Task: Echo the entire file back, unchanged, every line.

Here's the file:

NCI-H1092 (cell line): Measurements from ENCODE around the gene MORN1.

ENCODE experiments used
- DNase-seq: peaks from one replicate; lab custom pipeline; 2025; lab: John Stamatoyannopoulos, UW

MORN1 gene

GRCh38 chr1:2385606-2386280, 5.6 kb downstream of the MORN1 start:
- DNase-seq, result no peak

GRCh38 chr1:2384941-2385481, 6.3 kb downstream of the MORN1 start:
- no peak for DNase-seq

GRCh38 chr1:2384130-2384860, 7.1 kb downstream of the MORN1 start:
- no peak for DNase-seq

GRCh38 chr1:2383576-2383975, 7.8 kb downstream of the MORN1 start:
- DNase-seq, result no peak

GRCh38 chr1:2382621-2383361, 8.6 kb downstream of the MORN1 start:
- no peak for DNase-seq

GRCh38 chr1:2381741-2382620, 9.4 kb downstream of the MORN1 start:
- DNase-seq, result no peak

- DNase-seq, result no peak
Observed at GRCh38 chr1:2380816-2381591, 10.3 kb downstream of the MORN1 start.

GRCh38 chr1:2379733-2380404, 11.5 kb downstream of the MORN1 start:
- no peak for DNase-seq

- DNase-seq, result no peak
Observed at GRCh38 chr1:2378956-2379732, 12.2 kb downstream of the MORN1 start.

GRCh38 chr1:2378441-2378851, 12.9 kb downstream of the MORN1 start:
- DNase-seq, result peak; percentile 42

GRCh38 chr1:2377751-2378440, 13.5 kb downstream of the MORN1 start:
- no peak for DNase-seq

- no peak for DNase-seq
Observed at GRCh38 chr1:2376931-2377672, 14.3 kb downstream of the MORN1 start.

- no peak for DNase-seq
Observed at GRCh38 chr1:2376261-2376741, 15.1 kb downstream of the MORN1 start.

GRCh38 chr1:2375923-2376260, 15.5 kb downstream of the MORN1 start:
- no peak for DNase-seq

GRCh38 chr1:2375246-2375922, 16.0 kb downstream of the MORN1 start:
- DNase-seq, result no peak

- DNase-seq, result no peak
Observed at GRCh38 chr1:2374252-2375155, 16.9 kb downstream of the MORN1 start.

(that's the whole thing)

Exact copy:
NCI-H1092 (cell line): Measurements from ENCODE around the gene MORN1.

ENCODE experiments used
- DNase-seq: peaks from one replicate; lab custom pipeline; 2025; lab: John Stamatoyannopoulos, UW

MORN1 gene

GRCh38 chr1:2385606-2386280, 5.6 kb downstream of the MORN1 start:
- DNase-seq, result no peak

GRCh38 chr1:2384941-2385481, 6.3 kb downstream of the MORN1 start:
- no peak for DNase-seq

GRCh38 chr1:2384130-2384860, 7.1 kb downstream of the MORN1 start:
- no peak for DNase-seq

GRCh38 chr1:2383576-2383975, 7.8 kb downstream of the MORN1 start:
- DNase-seq, result no peak

GRCh38 chr1:2382621-2383361, 8.6 kb downstream of the MORN1 start:
- no peak for DNase-seq

GRCh38 chr1:2381741-2382620, 9.4 kb downstream of the MORN1 start:
- DNase-seq, result no peak

- DNase-seq, result no peak
Observed at GRCh38 chr1:2380816-2381591, 10.3 kb downstream of the MORN1 start.

GRCh38 chr1:2379733-2380404, 11.5 kb downstream of the MORN1 start:
- no peak for DNase-seq

- DNase-seq, result no peak
Observed at GRCh38 chr1:2378956-2379732, 12.2 kb downstream of the MORN1 start.

GRCh38 chr1:2378441-2378851, 12.9 kb downstream of the MORN1 start:
- DNase-seq, result peak; percentile 42

GRCh38 chr1:2377751-2378440, 13.5 kb downstream of the MORN1 start:
- no peak for DNase-seq

- no peak for DNase-seq
Observed at GRCh38 chr1:2376931-2377672, 14.3 kb downstream of the MORN1 start.

- no peak for DNase-seq
Observed at GRCh38 chr1:2376261-2376741, 15.1 kb downstream of the MORN1 start.

GRCh38 chr1:2375923-2376260, 15.5 kb downstream of the MORN1 start:
- no peak for DNase-seq

GRCh38 chr1:2375246-2375922, 16.0 kb downstream of the MORN1 start:
- DNase-seq, result no peak

- DNase-seq, result no peak
Observed at GRCh38 chr1:2374252-2375155, 16.9 kb downstream of the MORN1 start.